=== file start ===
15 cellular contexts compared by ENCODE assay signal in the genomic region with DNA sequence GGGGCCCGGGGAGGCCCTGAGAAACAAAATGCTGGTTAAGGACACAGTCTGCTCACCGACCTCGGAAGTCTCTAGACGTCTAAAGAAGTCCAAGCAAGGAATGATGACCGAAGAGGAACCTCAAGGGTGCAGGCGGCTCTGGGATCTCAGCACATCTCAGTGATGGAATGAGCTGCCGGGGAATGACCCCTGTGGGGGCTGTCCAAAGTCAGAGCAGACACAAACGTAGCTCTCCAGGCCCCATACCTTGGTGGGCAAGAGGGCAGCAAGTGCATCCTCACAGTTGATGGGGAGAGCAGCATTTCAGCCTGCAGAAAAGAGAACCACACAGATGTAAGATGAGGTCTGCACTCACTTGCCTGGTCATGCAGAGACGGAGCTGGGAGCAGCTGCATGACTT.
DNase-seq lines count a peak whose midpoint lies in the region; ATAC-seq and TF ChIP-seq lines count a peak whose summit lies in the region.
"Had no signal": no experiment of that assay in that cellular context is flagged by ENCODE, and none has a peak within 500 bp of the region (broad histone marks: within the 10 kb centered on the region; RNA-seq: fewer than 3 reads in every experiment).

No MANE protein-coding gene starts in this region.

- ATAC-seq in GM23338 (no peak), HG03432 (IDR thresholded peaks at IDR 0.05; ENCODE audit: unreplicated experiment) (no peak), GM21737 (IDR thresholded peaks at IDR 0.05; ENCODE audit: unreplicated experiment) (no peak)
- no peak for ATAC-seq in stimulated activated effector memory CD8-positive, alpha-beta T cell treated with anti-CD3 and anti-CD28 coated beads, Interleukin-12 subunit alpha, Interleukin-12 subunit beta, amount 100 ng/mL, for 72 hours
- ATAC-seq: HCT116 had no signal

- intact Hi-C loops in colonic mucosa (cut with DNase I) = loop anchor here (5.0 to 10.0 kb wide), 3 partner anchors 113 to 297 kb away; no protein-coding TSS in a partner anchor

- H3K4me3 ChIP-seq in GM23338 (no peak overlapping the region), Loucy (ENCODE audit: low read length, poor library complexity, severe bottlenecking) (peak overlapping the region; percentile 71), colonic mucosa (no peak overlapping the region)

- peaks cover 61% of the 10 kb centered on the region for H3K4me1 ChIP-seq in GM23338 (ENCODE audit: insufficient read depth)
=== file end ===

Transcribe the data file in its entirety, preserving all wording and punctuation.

15 cellular contexts compared by ENCODE assay signal in the genomic region with DNA sequence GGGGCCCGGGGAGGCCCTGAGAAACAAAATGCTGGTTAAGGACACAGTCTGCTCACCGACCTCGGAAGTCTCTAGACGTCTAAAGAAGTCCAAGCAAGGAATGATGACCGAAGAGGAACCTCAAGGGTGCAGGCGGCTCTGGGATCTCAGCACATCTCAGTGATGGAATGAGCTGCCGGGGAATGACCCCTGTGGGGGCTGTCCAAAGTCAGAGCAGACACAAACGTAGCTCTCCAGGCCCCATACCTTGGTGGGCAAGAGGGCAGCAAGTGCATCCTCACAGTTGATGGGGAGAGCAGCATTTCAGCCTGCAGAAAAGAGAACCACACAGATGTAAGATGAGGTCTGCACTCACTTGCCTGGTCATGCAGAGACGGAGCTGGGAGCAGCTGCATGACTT.
DNase-seq lines count a peak whose midpoint lies in the region; ATAC-seq and TF ChIP-seq lines count a peak whose summit lies in the region.
"Had no signal": no experiment of that assay in that cellular context is flagged by ENCODE, and none has a peak within 500 bp of the region (broad histone marks: within the 10 kb centered on the region; RNA-seq: fewer than 3 reads in every experiment).

No MANE protein-coding gene starts in this region.

- ATAC-seq in GM23338 (no peak), HG03432 (IDR thresholded peaks at IDR 0.05; ENCODE audit: unreplicated experiment) (no peak), GM21737 (IDR thresholded peaks at IDR 0.05; ENCODE audit: unreplicated experiment) (no peak)
- no peak for ATAC-seq in stimulated activated effector memory CD8-positive, alpha-beta T cell treated with anti-CD3 and anti-CD28 coated beads, Interleukin-12 subunit alpha, Interleukin-12 subunit beta, amount 100 ng/mL, for 72 hours
- ATAC-seq: HCT116 had no signal

- intact Hi-C loops in colonic mucosa (cut with DNase I) = loop anchor here (5.0 to 10.0 kb wide), 3 partner anchors 113 to 297 kb away; no protein-coding TSS in a partner anchor

- H3K4me3 ChIP-seq in GM23338 (no peak overlapping the region), Loucy (ENCODE audit: low read length, poor library complexity, severe bottlenecking) (peak overlapping the region; percentile 71), colonic mucosa (no peak overlapping the region)

- peaks cover 61% of the 10 kb centered on the region for H3K4me1 ChIP-seq in GM23338 (ENCODE audit: insufficient read depth)